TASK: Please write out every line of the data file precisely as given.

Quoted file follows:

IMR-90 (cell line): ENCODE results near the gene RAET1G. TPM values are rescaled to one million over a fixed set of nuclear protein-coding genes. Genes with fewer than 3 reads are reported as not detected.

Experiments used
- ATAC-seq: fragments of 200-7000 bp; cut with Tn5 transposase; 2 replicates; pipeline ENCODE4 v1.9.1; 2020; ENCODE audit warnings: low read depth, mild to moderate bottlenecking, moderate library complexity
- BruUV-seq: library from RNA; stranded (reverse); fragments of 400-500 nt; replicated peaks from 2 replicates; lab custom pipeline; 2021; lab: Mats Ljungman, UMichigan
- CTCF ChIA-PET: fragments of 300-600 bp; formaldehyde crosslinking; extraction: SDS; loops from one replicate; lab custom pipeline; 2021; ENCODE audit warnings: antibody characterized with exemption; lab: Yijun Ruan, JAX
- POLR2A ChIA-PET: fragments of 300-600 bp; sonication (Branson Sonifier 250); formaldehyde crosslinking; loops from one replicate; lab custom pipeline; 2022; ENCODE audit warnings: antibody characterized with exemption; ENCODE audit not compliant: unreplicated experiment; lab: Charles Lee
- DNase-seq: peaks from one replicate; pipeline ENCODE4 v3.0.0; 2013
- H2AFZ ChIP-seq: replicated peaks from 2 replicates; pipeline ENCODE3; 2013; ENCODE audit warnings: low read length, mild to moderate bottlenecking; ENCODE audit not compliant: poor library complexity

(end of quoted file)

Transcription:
IMR-90 (cell line): ENCODE results near the gene RAET1G. TPM values are rescaled to one million over a fixed set of nuclear protein-coding genes. Genes with fewer than 3 reads are reported as not detected.

Experiments used
- ATAC-seq: fragments of 200-7000 bp; cut with Tn5 transposase; 2 replicates; pipeline ENCODE4 v1.9.1; 2020; ENCODE audit warnings: low read depth, mild to moderate bottlenecking, moderate library complexity
- BruUV-seq: library from RNA; stranded (reverse); fragments of 400-500 nt; replicated peaks from 2 replicates; lab custom pipeline; 2021; lab: Mats Ljungman, UMichigan
- CTCF ChIA-PET: fragments of 300-600 bp; formaldehyde crosslinking; extraction: SDS; loops from one replicate; lab custom pipeline; 2021; ENCODE audit warnings: antibody characterized with exemption; lab: Yijun Ruan, JAX
- POLR2A ChIA-PET: fragments of 300-600 bp; sonication (Branson Sonifier 250); formaldehyde crosslinking; loops from one replicate; lab custom pipeline; 2022; ENCODE audit warnings: antibody characterized with exemption; ENCODE audit not compliant: unreplicated experiment; lab: Charles Lee
- DNase-seq: peaks from one replicate; pipeline ENCODE4 v3.0.0; 2013
- H2AFZ ChIP-seq: replicated peaks from 2 replicates; pipeline ENCODE3; 2013; ENCODE audit warnings: low read length, mild to moderate bottlenecking; ENCODE audit not compliant: poor library complexity